Permalink
Browse files

Merge pull request #14843 from tgxworld/improve_readability_of_contri…

…buting_to_rails_guide

[ci skip] Improve readability of contributing to rails guide.
  • Loading branch information...
2 parents 26ba863 + 1c2484d commit 12ad2a7947dfa548b17272813c504b42ad859319 @spastorino spastorino committed Apr 23, 2014
Showing with 5 additions and 5 deletions.
  1. +5 −5 guides/source/contributing_to_ruby_on_rails.md
@@ -24,9 +24,9 @@ NOTE: Bugs in the most recent released version of Ruby on Rails are likely to ge
### Creating a Bug Report
-If you've found a problem in Ruby on Rails which is not a security risk, do a search in GitHub under [Issues](https://github.com/rails/rails/issues) in case it was already reported. If you find no issue addressing it you can [add a new one](https://github.com/rails/rails/issues/new). (See the next section for reporting security issues.)
+If you've found a problem in Ruby on Rails which is not a security risk, do a search in GitHub under [Issues](https://github.com/rails/rails/issues) in case it has already been reported. If you do not find any issue addressing it you may proceed to [open a new one](https://github.com/rails/rails/issues/new). (See the next section for reporting security issues.)
-At the minimum, your issue report needs a title and descriptive text. But that's only a minimum. You should include as much relevant information as possible. You need at least to post the code sample that has the issue. Even better is to include a unit test that shows how the expected behavior is not occurring. Your goal should be to make it easy for yourself - and others - to replicate the bug and figure out a fix.
+Your issue report should contain a title and a clear description of the issue at the bare minimum. You should include as much relevant information as possible and should at least post a code sample that demonstrates the issue. It would be even better if you could include a unit test that shows how the expected behavior is not occurring. Your goal should be to make it easy for yourself - and others - to replicate the bug and figure out a fix.
Then, don't get your hopes up! Unless you have a "Code Red, Mission Critical, the World is Coming to an End" kind of bug, you're creating this issue report in the hope that others with the same problem will be able to collaborate with you on solving it. Do not expect that the issue report will automatically see any activity or that others will jump to fix it. Creating an issue like this is mostly to help yourself start on the path of fixing the problem and for others to confirm it with an "I'm having this problem too" comment.
@@ -298,7 +298,7 @@ The CHANGELOG is an important part of every release. It keeps the list of change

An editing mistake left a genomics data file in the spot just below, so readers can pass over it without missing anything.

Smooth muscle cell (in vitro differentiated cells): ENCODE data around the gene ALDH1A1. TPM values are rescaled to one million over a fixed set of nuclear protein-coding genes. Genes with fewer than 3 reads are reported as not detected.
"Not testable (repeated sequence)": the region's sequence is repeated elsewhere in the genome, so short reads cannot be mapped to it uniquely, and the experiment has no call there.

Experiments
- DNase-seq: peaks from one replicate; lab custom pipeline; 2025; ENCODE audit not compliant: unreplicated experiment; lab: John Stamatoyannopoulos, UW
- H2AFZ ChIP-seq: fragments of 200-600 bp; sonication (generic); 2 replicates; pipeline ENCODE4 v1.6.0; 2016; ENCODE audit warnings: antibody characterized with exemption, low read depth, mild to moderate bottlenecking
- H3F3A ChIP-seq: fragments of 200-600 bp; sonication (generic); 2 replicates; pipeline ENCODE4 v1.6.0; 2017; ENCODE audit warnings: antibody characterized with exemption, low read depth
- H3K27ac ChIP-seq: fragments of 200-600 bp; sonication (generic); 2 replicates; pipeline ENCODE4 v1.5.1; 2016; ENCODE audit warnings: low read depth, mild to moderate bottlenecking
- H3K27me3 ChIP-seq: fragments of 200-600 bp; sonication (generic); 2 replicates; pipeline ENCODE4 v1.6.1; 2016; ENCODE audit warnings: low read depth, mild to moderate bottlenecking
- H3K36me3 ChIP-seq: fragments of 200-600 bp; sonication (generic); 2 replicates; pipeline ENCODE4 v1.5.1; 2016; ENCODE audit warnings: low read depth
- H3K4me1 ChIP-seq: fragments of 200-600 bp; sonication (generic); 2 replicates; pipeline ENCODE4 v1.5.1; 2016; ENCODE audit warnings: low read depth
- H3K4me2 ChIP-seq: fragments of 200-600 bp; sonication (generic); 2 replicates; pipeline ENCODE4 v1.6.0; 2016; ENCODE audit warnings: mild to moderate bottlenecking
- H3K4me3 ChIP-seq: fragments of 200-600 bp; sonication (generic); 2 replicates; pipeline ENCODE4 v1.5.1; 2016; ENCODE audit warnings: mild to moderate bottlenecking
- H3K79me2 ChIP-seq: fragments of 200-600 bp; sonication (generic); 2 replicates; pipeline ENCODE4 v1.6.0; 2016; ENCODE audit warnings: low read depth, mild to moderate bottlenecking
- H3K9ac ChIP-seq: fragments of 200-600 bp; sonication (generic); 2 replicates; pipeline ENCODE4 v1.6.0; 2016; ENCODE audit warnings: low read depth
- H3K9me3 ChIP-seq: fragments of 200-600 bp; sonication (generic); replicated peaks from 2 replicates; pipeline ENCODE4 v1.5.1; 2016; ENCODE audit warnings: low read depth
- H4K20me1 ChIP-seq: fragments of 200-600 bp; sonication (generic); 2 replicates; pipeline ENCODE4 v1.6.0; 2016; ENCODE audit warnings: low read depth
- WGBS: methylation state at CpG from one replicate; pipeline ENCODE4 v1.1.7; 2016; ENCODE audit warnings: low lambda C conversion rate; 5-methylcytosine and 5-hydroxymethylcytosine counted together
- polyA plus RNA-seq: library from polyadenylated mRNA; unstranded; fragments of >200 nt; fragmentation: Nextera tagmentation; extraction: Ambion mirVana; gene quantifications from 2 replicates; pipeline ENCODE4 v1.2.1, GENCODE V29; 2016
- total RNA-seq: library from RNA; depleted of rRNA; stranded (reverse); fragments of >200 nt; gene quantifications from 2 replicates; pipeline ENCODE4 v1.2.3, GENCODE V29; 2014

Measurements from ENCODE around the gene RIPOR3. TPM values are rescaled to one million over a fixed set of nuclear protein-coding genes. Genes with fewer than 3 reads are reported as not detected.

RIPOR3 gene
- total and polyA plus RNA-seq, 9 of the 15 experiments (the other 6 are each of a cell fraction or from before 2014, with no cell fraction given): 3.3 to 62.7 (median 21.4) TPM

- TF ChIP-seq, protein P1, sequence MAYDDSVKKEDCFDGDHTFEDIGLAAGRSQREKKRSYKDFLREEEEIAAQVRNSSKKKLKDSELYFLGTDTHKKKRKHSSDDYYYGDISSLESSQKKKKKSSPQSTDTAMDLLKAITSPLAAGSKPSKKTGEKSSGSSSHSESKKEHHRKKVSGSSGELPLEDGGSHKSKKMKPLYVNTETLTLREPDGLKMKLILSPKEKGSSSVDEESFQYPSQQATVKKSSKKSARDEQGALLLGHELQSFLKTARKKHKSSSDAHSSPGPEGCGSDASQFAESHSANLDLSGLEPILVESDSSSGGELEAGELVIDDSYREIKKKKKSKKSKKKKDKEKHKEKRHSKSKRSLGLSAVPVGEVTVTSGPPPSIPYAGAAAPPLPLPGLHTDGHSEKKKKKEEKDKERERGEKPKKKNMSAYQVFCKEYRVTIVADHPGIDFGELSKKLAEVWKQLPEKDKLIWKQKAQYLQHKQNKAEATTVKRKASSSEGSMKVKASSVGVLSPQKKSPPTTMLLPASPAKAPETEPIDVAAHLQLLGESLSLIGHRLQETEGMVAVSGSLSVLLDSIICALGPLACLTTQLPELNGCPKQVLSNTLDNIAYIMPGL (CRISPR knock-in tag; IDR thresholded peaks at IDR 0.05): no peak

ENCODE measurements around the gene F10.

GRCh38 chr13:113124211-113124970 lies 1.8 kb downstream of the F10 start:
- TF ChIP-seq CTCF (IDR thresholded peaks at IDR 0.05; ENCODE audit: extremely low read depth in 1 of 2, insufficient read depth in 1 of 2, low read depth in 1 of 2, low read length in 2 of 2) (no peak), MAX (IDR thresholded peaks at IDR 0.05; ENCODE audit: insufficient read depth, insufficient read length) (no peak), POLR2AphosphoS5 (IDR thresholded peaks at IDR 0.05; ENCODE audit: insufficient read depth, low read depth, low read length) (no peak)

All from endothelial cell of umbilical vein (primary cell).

You should add an entry to the CHANGELOG of the framework that you modified if you're adding or removing a feature, committing a bug fix or adding deprecation notices. Refactorings and documentation changes generally should not go to the CHANGELOG.
-A CHANGELOG entry should summarize what was changed and should end with author's name and it should go on top of a CHANGELOG. You can use multiple lines if you need more space and you can attach code examples indented with 4 spaces. If a change is related to a specific issue, you should attach issue's number. Here is an example CHANGELOG entry:
+A CHANGELOG entry should summarize what was changed and should end with author's name and it should go on top of a CHANGELOG. You can use multiple lines if you need more space and you can attach code examples indented with 4 spaces. If a change is related to a specific issue, you should attach the issue's number. Here is an example CHANGELOG entry:
```
* Summary of a change that briefly describes what was changed. You can use multiple
@@ -475,11 +475,11 @@ the same way that you appreciate feedback on your patches.
### Iterate as Necessary
-It's entirely possible that the feedback you get will suggest changes. Don't get discouraged: the whole point of contributing to an active open source project is to tap into community knowledge. If people are encouraging you to tweak your code, then it's worth making the tweaks and resubmitting. If the feedback is that your code doesn't belong in the core, you might still think about releasing it as a gem.
+It's entirely possible that the feedback you get will suggest changes. Don't get discouraged: the whole point of contributing to an active open source project is to tap into the knowledge of the community. If people are encouraging you to tweak your code, then it's worth making the tweaks and resubmitting. If the feedback is that your code doesn't belong in the core, you might still think about releasing it as a gem.
#### Squashing commits
-One of the things that we may ask you to do is "squash your commits," which
+One of the things that we may ask you to do is to "squash your commits", which
will combine all of your commits into a single commit. We prefer pull requests
that are a single commit. This makes it easier to backport changes to stable
branches, squashing makes it easier to revert bad commits, and the git history

0 comments on commit 12ad2a7

Please sign in to comment.